The boy's version of how he was transferred at sea from a small boat in Burma to a much larger boat, then to the boat holding 196 somewhere off the coast of Thailand, tended to confirm that the smuggling of the Rohingya along Thailand's coast is now a large multi-million dollar industry.

Phuketwan reporters have been told that drug smugglers along Thailand's Andaman coast have switched to human trafficking because the trade in human flesh is more lucrative and less dangerous.

Nobody can remember the last time any human trafficker was apprehended at sea off Thailand.

Since the Royal Thai Navy sued Phuketwan for criminal defamation under the Computer Crimes Act in December, Channel 3 and Thailand's mainstream media have begun asking more questions about the growing exodus of thousands of Rohingya from Burma, how these people travel through Thailand and who benefits from trafficking them.


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Thailand should have a severe law against the human traffickers. This is very difficult to understand how the traffickers manage to steal the women and children from well guarded government run center. As Phuket wan revealed ,Rohingya business is more profitable than drugs. The traffickers industry must be cracked down for the sake of humanity. I am also very surprised how arrested traffickers get bail or released. The Rohingya are facing genocide and ethnic cleansing in their own country as well as face modern genocides at the hands of traffickers in Thailand. The traffickers' money destroy moral character of some government officials also. I am repeatedly asking concerned authorities and news medias,TV channels not to use and invite any Rohingya in the south where Rohingya boat people are landed or detained.Once ,they get in touch with the fellow Rohingyas ,they immediately start trafficking business. A few of greedy Rohingyas also involved in this fearful trafficking. They jointly buy the second hand big boat and hire a Thai Muslim captain and start trafficking business. As a Rohingya ,I feel very inconvenient of Rohingyas including in trafficking . I beg the concerned experts to start work against the trafficking and pressuring Myanmar government to stop genocide. Media freedom and international investigation is urgently needed . The action against traffickers is humbly requested.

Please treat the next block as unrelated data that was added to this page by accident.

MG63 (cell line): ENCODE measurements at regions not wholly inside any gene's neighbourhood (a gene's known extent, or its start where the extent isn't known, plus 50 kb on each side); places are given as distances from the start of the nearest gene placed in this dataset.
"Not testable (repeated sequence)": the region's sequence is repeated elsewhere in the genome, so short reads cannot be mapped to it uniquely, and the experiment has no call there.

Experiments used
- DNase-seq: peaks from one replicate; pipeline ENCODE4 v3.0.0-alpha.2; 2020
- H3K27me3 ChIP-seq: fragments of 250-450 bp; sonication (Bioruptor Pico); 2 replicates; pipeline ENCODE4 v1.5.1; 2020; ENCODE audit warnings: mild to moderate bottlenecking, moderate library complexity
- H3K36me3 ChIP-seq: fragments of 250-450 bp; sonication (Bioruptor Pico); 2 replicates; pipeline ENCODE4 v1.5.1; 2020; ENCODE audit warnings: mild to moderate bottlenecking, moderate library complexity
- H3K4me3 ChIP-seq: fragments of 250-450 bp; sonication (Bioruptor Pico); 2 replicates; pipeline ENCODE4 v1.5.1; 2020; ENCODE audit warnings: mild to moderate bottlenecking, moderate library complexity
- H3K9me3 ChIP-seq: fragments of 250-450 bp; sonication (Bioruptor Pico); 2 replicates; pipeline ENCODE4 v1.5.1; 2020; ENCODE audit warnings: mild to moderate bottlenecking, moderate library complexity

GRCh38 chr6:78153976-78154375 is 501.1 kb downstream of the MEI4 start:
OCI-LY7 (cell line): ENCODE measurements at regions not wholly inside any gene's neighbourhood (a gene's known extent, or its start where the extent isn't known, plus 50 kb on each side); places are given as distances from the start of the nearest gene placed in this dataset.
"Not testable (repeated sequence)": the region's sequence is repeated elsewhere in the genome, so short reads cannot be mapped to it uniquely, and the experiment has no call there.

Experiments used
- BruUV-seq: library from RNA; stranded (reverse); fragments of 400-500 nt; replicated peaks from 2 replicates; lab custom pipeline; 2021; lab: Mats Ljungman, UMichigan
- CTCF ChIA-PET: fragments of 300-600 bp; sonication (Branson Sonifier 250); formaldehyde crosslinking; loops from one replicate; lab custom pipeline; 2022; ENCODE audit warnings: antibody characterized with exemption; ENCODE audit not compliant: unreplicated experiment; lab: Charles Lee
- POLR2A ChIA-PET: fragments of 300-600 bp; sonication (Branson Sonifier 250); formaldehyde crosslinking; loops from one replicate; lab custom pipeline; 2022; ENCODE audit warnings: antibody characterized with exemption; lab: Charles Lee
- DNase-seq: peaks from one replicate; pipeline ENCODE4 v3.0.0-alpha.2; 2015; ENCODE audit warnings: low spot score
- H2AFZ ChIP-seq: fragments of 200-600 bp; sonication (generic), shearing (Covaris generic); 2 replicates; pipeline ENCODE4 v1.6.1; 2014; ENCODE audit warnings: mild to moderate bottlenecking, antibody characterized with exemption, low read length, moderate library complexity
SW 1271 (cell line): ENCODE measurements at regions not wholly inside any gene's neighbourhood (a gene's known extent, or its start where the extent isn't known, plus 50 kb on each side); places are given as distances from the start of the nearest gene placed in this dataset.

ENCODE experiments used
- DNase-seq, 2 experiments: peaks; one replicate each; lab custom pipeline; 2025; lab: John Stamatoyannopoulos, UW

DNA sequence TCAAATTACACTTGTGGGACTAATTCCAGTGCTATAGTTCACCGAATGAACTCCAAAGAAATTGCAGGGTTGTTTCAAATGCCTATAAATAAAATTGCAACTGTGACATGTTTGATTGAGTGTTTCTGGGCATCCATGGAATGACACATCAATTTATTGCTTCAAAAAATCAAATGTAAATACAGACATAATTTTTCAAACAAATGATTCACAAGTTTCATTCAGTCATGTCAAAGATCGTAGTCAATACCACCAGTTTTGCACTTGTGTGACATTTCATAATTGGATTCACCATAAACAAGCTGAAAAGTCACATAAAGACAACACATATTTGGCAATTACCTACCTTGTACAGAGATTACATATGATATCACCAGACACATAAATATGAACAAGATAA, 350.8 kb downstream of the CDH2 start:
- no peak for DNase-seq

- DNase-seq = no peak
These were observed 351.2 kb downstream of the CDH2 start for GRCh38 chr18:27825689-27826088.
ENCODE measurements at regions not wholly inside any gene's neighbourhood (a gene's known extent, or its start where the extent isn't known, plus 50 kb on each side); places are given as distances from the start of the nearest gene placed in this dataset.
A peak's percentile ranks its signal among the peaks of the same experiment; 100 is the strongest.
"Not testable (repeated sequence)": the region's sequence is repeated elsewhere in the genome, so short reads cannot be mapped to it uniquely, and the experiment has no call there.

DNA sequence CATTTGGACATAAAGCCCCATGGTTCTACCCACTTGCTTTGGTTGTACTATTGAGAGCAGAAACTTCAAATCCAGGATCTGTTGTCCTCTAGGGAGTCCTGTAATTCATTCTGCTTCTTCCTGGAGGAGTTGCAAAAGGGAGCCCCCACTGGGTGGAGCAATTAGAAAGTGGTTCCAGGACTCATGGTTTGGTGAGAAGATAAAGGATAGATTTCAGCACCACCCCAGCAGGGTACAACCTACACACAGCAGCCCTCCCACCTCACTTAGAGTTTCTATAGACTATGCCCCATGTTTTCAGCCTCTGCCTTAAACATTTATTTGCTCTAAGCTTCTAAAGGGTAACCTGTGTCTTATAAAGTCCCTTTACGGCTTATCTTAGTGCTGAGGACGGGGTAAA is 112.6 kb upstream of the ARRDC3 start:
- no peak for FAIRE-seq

Posted by Maung Kyaw Nu,President,Burmese Rohingya Association in Thailand (BRAT) on January 8, 2014 01:14


This has to be stopped. Now!
The 'World Police' is very quick to action when some of their interests around the world are threatened, but now it is just some poor people of no value.
Where are the UN? Where are the action from the World Community? Maybe it is time for the tourists not to come here anymore?

Posted by OJ on January 8, 2014 06:35


Keep the reports coming PW, I read them all in shock. The plight of Rohingya is the shame of Thailand's uniforms.

Posted by geoff on January 8, 2014 20:59